Sunday, August 21, 2011

Fred Fay, pioneering advocate for disability rights, dies; documentary about his life set for release in October

Wikipedia: "Fred Fay (September 12, 1944 - August 20, 2011) was an early leader in the disability rights movement in the United States. He won the 1997 Henry B. Betts Award for outstanding achievement in civil rights for Americans with disabilities."

From the producers of Lives Worth Living, which is set to air on PBS Oct 27. More information about Fay can be found on wikipedia.

“Lives Worth Living” is both an historical documentary about the Disability Rights Movement and a biography about one man’s struggle to survive.

This hour-long program targets a national audience of 54,000,000 people with disabilities, students at all levels, and eventually, with global outreach, more than 650,000,000 worldwide.

Fred Fay (pictured), a charismatic leader of the movement, narrates the story of a long, hard, and successful drive for civil rights – a drive that brought together a once fragmented population into a powerful coalition that created some of the most far reaching civil rights legislation in our nation’s history.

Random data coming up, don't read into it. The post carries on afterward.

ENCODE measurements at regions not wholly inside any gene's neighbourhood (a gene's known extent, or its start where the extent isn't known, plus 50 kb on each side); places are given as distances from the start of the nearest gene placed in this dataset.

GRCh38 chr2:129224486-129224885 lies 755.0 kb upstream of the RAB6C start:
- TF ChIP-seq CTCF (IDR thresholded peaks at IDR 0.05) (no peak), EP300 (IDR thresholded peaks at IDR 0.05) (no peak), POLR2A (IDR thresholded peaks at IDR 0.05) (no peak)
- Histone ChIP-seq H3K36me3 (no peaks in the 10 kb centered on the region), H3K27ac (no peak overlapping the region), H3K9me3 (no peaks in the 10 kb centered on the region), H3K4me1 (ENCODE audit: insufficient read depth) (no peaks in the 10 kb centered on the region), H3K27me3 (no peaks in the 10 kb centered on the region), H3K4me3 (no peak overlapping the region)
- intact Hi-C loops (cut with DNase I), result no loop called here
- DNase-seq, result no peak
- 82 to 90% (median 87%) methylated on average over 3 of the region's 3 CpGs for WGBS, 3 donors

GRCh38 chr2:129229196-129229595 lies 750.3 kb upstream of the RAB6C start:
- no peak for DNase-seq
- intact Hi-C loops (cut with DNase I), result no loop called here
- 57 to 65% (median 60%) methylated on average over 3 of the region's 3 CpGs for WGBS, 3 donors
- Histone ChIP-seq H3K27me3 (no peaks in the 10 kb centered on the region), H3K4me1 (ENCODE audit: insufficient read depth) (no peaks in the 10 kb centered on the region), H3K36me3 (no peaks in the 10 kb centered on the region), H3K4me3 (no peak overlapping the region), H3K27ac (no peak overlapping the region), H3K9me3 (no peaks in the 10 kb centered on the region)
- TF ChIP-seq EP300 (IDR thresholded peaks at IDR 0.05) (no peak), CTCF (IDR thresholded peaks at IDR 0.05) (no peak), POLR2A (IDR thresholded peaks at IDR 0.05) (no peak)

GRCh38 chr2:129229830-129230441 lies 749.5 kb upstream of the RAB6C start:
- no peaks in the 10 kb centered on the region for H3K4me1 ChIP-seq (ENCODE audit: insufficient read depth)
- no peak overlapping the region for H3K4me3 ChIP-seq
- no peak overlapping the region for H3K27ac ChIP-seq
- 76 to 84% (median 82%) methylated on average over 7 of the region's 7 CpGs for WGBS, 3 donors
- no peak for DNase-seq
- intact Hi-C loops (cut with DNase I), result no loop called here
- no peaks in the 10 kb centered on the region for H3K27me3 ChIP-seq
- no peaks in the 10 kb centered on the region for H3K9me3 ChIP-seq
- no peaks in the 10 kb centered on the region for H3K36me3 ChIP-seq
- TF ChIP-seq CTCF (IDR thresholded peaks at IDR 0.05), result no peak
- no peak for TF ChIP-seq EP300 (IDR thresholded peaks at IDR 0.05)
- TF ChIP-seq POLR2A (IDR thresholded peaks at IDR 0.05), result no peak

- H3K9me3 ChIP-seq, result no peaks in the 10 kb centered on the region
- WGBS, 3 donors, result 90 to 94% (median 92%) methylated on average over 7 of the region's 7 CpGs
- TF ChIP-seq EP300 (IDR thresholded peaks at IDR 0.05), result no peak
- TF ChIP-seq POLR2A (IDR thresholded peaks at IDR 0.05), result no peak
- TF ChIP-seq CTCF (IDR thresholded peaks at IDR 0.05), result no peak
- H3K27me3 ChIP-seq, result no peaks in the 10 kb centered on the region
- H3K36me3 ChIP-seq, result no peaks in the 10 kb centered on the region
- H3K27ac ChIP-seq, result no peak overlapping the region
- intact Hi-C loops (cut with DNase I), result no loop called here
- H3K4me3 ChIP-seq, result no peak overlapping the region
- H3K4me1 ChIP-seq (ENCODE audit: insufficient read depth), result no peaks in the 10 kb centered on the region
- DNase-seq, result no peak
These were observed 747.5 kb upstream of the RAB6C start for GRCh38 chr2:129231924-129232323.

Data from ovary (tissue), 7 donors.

The program’s content is essential, compelling, and relevant for everyone given that anyone at any time can become a member of the disabled community.

People with disabilities are one of the largest of any minority within our nation, and this program will be the first television history on the subject. It is a window into a world inhabited by people with an unwavering determination to live their lives like anyone else, and a passage into the past where millions of people lived without access to schools, apartment buildings, public transportation, etc. – a status quo today’s generation cannot imagine.

The essential message of this program is about the power of humanity and self-determination, and what one can accomplish against seemingly insurmountable obstacles.